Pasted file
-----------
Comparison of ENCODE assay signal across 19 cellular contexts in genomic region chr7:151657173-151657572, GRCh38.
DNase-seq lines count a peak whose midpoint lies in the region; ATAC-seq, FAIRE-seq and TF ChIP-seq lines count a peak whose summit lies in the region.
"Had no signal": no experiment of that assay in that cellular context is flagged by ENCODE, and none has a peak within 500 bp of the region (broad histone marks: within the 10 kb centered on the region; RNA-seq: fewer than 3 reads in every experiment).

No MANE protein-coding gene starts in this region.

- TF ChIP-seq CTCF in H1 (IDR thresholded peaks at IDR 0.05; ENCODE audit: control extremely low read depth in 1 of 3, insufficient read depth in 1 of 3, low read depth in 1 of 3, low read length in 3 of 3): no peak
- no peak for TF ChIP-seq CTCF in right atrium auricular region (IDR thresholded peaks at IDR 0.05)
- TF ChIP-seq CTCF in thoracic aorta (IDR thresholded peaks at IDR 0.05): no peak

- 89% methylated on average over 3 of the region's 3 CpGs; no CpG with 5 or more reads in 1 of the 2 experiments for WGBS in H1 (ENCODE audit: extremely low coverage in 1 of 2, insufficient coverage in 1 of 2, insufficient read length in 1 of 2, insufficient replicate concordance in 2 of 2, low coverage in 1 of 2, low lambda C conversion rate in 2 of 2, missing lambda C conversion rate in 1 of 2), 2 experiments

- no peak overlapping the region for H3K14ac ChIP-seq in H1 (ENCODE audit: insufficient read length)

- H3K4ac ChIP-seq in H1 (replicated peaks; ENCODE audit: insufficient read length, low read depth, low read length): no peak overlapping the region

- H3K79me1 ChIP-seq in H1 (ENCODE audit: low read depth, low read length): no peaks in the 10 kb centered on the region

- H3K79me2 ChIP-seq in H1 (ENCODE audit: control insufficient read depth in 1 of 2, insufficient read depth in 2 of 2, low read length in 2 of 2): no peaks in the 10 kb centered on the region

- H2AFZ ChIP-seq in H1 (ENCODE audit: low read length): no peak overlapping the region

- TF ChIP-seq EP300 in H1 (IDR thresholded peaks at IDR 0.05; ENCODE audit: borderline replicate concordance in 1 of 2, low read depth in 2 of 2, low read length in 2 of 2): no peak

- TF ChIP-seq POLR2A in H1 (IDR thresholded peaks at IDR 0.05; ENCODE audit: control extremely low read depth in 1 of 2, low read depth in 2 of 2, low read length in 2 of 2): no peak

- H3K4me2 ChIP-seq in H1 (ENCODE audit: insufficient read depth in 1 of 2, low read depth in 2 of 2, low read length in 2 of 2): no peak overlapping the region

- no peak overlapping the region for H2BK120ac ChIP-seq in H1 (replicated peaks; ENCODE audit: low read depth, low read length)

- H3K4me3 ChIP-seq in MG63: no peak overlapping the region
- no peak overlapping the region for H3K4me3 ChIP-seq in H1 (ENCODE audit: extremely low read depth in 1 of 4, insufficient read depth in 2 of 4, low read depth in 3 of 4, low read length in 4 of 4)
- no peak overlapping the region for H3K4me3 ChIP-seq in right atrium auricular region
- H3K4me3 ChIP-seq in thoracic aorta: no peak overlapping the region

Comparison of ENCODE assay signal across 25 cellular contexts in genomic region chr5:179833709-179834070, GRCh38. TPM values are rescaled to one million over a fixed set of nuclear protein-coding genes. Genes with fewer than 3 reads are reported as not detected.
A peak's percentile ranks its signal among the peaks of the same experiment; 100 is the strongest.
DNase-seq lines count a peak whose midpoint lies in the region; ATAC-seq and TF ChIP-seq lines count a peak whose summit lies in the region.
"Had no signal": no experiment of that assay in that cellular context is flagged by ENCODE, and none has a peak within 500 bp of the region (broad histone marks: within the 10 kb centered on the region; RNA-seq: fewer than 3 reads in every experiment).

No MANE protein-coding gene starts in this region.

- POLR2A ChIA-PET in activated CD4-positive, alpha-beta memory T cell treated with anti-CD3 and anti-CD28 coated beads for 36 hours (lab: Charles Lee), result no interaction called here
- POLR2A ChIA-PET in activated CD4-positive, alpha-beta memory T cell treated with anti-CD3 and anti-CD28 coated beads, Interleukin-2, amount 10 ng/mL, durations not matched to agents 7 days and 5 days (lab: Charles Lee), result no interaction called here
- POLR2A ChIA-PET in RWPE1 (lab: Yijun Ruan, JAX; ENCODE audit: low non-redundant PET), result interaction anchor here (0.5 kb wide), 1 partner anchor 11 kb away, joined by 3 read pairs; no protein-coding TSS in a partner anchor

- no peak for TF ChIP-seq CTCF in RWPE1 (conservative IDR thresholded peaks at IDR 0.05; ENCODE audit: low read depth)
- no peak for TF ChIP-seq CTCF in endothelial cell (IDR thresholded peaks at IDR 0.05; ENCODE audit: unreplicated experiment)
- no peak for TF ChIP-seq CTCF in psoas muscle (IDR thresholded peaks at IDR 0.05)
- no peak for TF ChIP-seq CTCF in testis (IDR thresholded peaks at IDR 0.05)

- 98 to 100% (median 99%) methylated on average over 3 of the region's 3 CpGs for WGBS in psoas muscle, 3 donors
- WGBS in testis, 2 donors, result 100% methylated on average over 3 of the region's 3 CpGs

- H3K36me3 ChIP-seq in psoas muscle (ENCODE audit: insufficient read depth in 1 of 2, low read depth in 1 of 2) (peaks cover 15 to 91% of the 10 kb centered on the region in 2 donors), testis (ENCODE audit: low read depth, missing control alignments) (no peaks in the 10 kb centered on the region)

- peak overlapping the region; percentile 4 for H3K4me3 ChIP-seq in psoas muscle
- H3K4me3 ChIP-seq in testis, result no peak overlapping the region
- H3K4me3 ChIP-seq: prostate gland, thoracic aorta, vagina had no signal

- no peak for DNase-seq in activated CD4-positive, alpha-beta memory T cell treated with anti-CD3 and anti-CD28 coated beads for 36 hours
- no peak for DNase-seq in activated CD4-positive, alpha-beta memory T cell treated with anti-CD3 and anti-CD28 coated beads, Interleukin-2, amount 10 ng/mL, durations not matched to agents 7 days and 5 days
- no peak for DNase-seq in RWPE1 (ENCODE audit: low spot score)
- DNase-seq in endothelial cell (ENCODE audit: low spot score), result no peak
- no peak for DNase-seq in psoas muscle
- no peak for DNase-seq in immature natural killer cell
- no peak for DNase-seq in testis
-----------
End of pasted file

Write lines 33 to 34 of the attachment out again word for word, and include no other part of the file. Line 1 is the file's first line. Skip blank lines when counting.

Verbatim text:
- no peak for TF ChIP-seq CTCF in testis (IDR thresholded peaks at IDR 0.05)

- 98 to 100% (median 99%) methylated on average over 3 of the region's 3 CpGs for WGBS in psoas muscle, 3 donors